Rather than predict how many mechanical engineers will enter the labour market over the next 10 years, the 2015 Labour Market Report estimates how many engineering graduates, foreign trained engineers entering Canada and job changers will be needed to meet expected market demand. According to the report, more than 3,000 graduates receive a mechanical engineering degree from Canadian universities annually. Of those who choose a mechanical engineering career, about 1,200 will be needed, per year, to fill available positions to 2019. Over that five-year time frame, another 680 mechanical engineers in-migrating to Canada will be needed to keep the labour market in equilibrium.
From 2020 to 2025, the labour forecast projects that in-migration for mechanical engineers will fall off to 175 annually. Broken down, Ontario, Alberta and B.C. will see the largest number of new entrants to the profession as well as the largest number of mechanical engineers from in-migration.
The average age for mechanical engineers across Canada is the mid-40s and is expected to stay that way for the next 10 years, the report forecasts. The one exception is Newfoundland & Labrador, where the average age is currently 37 but will increase to 40 by 2025. Similarly, the average mechanical engineer will get older in Quebec, and less so in Saskatchewan and Alberta. British Columbia currently has the highest average age at 46 but that number is expected to fall to 43 as Boomer engineers retire.
New website to provide up-to-date Engineering labour stats
While Engineers Canada’s biannual Labour Market Report will continue to be a useful resource for large employers, government policy makers, provincial regulatory bodies and educational institutions to plan the engineering profession’s future in Canada, it can be a bit too large in scope and long between releases for the individual engineer.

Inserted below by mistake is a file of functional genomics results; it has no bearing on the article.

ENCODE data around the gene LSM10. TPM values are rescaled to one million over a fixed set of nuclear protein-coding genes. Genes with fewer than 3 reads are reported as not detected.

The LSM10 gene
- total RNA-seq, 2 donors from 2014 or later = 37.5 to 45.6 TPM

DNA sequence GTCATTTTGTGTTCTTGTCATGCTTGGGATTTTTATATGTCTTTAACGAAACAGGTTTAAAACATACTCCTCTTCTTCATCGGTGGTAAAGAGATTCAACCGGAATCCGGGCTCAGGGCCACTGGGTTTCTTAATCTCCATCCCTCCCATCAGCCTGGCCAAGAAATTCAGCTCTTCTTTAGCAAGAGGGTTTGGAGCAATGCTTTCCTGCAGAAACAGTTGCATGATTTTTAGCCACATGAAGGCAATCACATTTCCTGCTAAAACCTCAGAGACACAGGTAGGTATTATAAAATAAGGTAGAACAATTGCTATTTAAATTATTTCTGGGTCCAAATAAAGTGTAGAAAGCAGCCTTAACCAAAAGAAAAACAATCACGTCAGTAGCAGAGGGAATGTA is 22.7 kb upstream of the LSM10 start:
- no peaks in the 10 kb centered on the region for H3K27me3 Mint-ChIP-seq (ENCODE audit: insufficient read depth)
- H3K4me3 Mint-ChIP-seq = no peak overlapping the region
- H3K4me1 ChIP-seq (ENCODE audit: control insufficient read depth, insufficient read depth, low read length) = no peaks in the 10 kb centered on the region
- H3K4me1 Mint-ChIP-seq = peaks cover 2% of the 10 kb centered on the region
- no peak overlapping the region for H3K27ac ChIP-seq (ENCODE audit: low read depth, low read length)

To fill this gap, Engineers Canada has partnered with the Information and Communications Technology Council (ICTC) to create an interactive website called EngScape to help working
engineers, students, foreign trained professionals and others tailor vast amounts of labour data to their specific needs.
Scheduled for launch early in 2016, the site will feature a comprehensive profile of the 14 engineering disciplines featured in the report. In addition, it will provide up-to-date labour market statistics for that field on a national, regional and local level, including top jobs in-demand, median wages, education requirements, demographics and talent clusters.
For example, a civil engineering graduate might look up the cities and/or provinces where her particular discipline is in highest demand currently while an experienced mechanical engineer could compare the median salaries of British Columbia vs. Alberta or Ontario. Further, a software engineer planning a move to Canada could learn what education and accreditations are expected in various provinces.
“Another exciting feature on the site will be a populated list of engineering jobs open across Canada,” says Jamie Ricci, Practice Lead, Research at Engineers Canada. “This pulls from multiple employment sites but will also allow people to filter results by job title, city, province and other parameters. Hopefully, this will make it easier for job seekers to find what they are looking for.”
According to Engineers Canada, the new website is slated to go live by the end of the 1st quarter of 2016 and will feature statistical labour data updated on a continual basis.